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Coalition asks municipalities to push province on EA changes

Angela Gismondi
Coalition asks municipalities to push province on EA changes

A coalition of industry stakeholders has been pressing the Ministry of the Environment and Climate Change (MOECC) to make necessary changes to the environmental assessment (EA) process and now they are urging municipalities across Ontario to do the same.

The Ontario Good Roads Association (OGRA), in conjunction with the Municipal Engineers Association (MEA) and the Residential and Civil Construction Alliance of Ontario (RCCAO), recently sent out a draft resolution on the Municipal Class Environmental Assessment (MCEA) campaign to all heads of council and municipal clerks in Ontario.

“The MEA is calling on municipal councils to assist our push to improve the Class EA process,” states a letter sent to MEA members. “For this campaign to gain traction, the involvement of municipalities across Ontario is vital.”

Last February, a joint application for EA review was submitted through the Environmental Commissioner of Ontario and forwarded to the MOECC. The ministry responded positively to the application in mid-April 2017 and committed to completing a comprehensive review by December 2018. According to the letter, little progress was made in 2017.

“We’re trying to articulate that this is a widespread concern across the province to the ministry and get them to get moving,” said Scott Butler, manager of policy and research with the OGRA.

“We’re trying to demonstrate to the province that the municipal governments are frustrated with the current state of affairs and we’re working in conjunction with some like-minded stakeholders to ensure that both the people at the province are aware of the frustration at the local level while also letting private sector interests and professional sector interests have an equitable voice in this process.”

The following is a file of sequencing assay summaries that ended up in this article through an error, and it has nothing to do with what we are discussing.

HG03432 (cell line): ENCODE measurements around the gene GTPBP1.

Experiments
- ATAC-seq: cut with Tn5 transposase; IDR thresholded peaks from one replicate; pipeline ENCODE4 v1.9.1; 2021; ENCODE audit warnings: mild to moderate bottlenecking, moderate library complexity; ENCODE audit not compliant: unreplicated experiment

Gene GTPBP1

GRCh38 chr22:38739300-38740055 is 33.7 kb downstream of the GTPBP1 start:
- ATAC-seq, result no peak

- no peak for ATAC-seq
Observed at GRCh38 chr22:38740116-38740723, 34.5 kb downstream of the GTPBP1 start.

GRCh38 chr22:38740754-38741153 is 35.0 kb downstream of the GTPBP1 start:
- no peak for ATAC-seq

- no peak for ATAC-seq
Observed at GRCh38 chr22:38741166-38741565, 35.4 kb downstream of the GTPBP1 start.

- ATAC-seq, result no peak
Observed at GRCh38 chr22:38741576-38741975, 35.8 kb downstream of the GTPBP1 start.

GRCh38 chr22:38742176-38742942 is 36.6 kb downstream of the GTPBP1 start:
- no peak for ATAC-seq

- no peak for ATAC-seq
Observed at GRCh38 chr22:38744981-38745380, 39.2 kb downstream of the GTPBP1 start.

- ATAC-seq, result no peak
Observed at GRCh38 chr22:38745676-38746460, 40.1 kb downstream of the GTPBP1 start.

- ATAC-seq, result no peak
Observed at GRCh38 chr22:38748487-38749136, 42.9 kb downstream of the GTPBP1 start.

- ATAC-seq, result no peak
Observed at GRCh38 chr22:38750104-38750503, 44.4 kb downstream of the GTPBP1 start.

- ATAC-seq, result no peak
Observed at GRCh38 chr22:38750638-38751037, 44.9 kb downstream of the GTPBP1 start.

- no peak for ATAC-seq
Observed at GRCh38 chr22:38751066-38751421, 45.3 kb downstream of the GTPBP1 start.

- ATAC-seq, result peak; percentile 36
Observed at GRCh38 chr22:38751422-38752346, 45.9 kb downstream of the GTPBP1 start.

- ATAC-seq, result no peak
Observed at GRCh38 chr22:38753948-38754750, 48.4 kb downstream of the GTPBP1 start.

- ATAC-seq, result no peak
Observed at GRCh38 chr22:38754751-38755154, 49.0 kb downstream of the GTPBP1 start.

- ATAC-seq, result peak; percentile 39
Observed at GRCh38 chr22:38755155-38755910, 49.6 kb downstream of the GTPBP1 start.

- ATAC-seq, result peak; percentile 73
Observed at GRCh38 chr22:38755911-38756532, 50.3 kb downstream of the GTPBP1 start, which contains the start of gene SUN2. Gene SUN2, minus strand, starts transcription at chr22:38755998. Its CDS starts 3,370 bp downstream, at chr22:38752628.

I don’t think we’re going to get much substantive change before the election

— Andy Manahan



Municipalities large and small have responded by passing resolutions for reform. At the beginning of November, the City of Toronto directed its city manager to write to the minister of the environment asking to have the application for review of the MCEA process accelerated.

“The response we’ve been getting has been overwhelmingly positive. If the response we’ve had so far exceeds what we thought we would have in terms of resolutions passed to this date, I suspect a month from now we’ll be in a very good position to demonstrate to the government that this is a broad concern and that there is a lot of interest in seeing a fruitful resolution put forward,” Butler stated.

The process has been very slow to date, said Andy Manahan, executive director of the RCCAO, who stated he cannot see the review being concluded by the end of the year.

“I think it’s going to be difficult for the province to meet their self-imposed deadline,” Manahan commented, adding the MOECC has not announced a consultation schedule yet for the process.

“They seem to recognize through our application that they should be streamlining the Class EA process. At the rate we’re going, I don’t think we’re going to get much substantive change before the election.”

The MOECC has put a team in place however, Manahan reported.

“Late last year they established an internal working group…a small team that’s tasked with facilitating a consultation process,” he said.

Manahan explained there was a change in the minister and the new minister likely had to be brought up to speed, but “the length of time is unacceptable.”

The Ontario government is running out of time to implement legislative and policy changes before the June election, Butler also pointed out.

“We’re under the tight timelines that are being imposed by an election and all the uncertainty and the blackout period that are triggered by a general election. We would like to see some resolution to this issue prior to that,” said Butler.

It would be ideal to have amendments put in place before the next intake for federal infrastructure funding, he added.

“The concern we have for municipalities is that if reform isn’t enacted we stand to lose out potentially on some projects that would otherwise be considered shovel-ready and therefore eligible for federal funding,” he said.

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